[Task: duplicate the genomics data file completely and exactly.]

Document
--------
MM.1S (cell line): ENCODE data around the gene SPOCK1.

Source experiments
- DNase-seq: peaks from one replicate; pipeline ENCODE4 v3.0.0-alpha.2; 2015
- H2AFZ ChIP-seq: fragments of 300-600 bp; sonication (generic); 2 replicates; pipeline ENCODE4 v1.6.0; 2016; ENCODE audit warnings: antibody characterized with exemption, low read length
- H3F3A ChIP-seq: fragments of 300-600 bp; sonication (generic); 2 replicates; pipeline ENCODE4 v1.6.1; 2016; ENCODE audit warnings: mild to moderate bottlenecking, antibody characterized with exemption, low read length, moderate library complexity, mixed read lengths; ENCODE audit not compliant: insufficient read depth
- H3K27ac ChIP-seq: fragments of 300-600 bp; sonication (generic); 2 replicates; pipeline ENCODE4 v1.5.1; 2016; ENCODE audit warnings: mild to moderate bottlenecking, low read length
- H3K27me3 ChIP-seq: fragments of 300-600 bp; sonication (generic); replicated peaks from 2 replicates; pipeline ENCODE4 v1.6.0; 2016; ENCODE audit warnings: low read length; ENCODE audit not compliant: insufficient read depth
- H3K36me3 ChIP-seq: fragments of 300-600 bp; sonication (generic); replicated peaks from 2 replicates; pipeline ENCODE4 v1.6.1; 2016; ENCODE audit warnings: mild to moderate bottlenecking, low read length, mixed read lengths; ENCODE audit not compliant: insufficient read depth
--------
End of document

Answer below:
MM.1S (cell line): ENCODE data around the gene SPOCK1.

Source experiments
- DNase-seq: peaks from one replicate; pipeline ENCODE4 v3.0.0-alpha.2; 2015
- H2AFZ ChIP-seq: fragments of 300-600 bp; sonication (generic); 2 replicates; pipeline ENCODE4 v1.6.0; 2016; ENCODE audit warnings: antibody characterized with exemption, low read length
- H3F3A ChIP-seq: fragments of 300-600 bp; sonication (generic); 2 replicates; pipeline ENCODE4 v1.6.1; 2016; ENCODE audit warnings: mild to moderate bottlenecking, antibody characterized with exemption, low read length, moderate library complexity, mixed read lengths; ENCODE audit not compliant: insufficient read depth
- H3K27ac ChIP-seq: fragments of 300-600 bp; sonication (generic); 2 replicates; pipeline ENCODE4 v1.5.1; 2016; ENCODE audit warnings: mild to moderate bottlenecking, low read length
- H3K27me3 ChIP-seq: fragments of 300-600 bp; sonication (generic); replicated peaks from 2 replicates; pipeline ENCODE4 v1.6.0; 2016; ENCODE audit warnings: low read length; ENCODE audit not compliant: insufficient read depth
- H3K36me3 ChIP-seq: fragments of 300-600 bp; sonication (generic); replicated peaks from 2 replicates; pipeline ENCODE4 v1.6.1; 2016; ENCODE audit warnings: mild to moderate bottlenecking, low read length, mixed read lengths; ENCODE audit not compliant: insufficient read depth